BlueScope CEO Paul O’Malley has responded to critics of the company after it doubled its profits.
On Monday Mr O’Malley announced the company had made a $200.1 million half-yearly profit – a 116 per cent increase on the same period last year.
Critics have said the profit was due to last year’s redundancies and the government’s tax concessions – neither of which are true.
The redundancies will not flow through to the BlueScope balance sheet until the second half of the current financial year, while the payroll tax concessions did not come into force until January 1 this year.
Additionally, the payroll tax concessions do not mean the company avoids paying that tax.
It is merely deferred until the end of 2018 after which time, the company has to pay it back at a rate of half a million dollars a month for 10 years.
This would be on top of the monthly payroll tax it must resume playing from 2020.
Mr O’Malley said it was good news that the company has made a profit.
“We need a profitable business to continue to employ people and if we’re going to be criticised for being profitable, the only alternative is for us to employ a lot less people in Australia and bring in the [steel],” Mr O’Malley said.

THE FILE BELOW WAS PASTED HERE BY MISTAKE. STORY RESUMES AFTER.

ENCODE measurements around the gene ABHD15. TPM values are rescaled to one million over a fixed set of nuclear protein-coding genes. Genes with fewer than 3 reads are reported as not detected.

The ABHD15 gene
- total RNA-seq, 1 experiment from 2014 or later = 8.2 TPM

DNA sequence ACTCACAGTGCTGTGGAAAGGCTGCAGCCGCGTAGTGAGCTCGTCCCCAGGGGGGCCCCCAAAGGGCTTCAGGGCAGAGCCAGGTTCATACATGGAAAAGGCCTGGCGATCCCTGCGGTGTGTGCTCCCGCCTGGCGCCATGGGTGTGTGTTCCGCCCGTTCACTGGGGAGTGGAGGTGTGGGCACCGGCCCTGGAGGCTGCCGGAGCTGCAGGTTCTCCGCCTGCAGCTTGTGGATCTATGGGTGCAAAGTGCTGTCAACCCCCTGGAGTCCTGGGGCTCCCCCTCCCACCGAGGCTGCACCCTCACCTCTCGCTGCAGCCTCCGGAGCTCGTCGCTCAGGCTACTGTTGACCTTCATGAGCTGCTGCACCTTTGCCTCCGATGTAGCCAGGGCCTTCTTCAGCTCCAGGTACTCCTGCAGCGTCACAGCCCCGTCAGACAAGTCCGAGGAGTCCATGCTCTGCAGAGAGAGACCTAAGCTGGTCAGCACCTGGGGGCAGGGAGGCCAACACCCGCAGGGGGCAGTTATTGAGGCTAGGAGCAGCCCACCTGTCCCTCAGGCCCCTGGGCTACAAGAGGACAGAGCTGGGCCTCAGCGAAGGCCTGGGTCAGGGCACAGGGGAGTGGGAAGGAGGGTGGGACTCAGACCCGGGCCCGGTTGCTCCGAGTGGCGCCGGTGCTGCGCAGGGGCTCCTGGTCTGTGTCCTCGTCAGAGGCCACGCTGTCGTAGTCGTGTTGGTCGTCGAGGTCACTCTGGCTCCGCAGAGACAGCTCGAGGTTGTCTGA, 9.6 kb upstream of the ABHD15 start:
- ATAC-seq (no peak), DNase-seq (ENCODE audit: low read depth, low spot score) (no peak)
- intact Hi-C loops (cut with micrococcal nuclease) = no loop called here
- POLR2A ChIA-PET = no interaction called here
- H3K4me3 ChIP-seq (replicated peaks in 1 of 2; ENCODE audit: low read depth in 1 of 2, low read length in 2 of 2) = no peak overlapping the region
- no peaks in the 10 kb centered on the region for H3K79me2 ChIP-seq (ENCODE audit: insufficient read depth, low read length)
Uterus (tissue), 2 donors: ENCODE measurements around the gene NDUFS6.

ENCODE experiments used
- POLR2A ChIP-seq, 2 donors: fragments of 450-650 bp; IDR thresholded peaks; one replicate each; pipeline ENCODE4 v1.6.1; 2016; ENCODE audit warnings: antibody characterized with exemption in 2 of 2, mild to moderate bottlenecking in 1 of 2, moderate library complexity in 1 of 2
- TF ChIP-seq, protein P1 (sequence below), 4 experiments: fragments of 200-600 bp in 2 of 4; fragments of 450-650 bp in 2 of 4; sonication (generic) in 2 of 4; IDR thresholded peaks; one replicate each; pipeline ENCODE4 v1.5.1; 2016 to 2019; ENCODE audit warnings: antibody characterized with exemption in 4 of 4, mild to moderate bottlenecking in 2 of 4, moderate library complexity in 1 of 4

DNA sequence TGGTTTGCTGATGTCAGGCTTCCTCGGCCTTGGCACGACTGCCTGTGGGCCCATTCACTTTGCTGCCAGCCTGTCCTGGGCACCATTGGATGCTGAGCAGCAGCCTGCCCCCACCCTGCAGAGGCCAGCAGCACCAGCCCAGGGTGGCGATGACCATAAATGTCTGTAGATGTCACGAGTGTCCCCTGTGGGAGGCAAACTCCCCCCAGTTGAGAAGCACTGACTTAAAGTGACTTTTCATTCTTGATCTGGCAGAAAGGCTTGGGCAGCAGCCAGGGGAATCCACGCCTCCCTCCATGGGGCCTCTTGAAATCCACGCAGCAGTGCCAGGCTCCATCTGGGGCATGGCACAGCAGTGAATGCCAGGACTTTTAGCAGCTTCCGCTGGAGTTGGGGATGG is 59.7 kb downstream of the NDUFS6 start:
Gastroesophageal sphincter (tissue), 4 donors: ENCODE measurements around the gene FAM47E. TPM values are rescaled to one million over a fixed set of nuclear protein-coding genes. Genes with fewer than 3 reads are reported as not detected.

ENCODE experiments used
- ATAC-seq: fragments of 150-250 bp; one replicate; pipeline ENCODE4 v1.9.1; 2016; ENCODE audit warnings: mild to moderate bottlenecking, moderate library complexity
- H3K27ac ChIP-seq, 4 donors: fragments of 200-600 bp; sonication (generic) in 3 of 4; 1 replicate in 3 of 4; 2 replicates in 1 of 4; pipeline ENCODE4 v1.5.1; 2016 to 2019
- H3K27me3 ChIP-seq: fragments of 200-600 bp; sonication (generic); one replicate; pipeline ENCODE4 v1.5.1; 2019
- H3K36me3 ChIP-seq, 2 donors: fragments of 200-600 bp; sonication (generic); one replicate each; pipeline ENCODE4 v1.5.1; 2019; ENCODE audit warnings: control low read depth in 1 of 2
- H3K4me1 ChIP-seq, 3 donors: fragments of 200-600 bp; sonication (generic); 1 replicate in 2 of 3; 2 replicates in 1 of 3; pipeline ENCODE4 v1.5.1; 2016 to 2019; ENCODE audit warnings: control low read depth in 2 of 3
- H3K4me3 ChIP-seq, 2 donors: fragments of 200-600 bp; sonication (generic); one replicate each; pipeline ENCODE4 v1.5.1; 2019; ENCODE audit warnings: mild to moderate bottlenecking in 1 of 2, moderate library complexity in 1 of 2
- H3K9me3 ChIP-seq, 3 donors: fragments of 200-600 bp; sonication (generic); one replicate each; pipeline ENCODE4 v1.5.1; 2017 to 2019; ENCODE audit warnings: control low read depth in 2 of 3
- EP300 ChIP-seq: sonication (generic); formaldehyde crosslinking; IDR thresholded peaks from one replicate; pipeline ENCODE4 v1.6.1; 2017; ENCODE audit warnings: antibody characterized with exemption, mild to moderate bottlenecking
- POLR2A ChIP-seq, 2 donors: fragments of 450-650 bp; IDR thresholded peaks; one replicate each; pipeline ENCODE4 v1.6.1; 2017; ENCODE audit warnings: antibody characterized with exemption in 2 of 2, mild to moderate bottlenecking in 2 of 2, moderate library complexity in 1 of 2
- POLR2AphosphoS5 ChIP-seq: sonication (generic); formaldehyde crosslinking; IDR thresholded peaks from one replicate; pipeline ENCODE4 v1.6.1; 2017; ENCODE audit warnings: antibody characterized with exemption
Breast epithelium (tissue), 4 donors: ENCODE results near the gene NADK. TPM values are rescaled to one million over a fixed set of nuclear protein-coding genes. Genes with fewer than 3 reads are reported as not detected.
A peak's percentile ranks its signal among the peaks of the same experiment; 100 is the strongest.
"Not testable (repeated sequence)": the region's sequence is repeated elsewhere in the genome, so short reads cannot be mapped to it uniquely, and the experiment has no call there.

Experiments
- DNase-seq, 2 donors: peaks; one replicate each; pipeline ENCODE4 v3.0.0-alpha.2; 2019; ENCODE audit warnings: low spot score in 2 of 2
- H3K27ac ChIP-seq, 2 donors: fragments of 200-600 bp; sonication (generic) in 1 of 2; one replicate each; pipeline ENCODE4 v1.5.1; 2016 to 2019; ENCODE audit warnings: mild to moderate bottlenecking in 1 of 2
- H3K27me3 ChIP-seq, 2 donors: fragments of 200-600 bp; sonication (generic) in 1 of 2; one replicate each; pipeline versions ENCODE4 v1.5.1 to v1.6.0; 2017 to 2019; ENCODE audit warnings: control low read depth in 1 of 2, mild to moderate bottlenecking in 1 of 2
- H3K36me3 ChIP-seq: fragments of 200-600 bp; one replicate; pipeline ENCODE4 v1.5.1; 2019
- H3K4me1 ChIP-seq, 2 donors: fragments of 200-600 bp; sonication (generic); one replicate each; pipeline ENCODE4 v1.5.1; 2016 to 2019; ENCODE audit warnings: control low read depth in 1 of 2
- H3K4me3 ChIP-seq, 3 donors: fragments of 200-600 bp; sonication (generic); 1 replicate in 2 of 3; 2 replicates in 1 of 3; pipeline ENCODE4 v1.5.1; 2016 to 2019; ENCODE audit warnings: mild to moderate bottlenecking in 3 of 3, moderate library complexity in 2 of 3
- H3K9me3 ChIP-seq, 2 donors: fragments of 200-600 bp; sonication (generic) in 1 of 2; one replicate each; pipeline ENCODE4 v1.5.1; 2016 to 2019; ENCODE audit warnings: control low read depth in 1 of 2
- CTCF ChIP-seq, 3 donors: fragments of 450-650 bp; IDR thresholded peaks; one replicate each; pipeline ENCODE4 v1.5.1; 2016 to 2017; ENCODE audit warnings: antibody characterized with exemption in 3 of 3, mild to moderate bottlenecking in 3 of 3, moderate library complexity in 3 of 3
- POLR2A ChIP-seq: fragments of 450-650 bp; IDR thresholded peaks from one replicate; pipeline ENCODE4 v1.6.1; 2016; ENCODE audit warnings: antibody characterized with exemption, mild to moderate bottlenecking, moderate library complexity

“If you go back to August, we were being criticised because we were subsidising the steelworks to the tune of about $200 million a year.
“We had Plan A and Plan B. Plan A was to save $200 million and, yes, lose 500 jobs but save another 4000. Plan B was to shut down the steelworks and save $200 million but with substantial job losses.
“Either way BlueScope was going to improve its profits - one way was with fewer job losses, one way was with the shutting of the steelworks.”
Mr O’Malley said salary freezes and forgone bonuses from staff and executives formed part of the $200 million profit
This included Mr O’Malley – according to the 2015 annual report his salary dropped more than half a million dollars to $4.3 million.
“Our businesses outside Australia are doing really well,” he said.
“Our businesses inside Australia, with the steelworks, were doing poorly, and the board took that into account in determining the compensation of the senior management team.”
Mr O’Malley said he was pleased to have kept the steelworks open.
“The thing I’m most proud of is we proved that Plan A worked,” he said.
“If we listened to a lot of our owners and analysts we would have gone to Plan B and shed another 4,500 jobs.”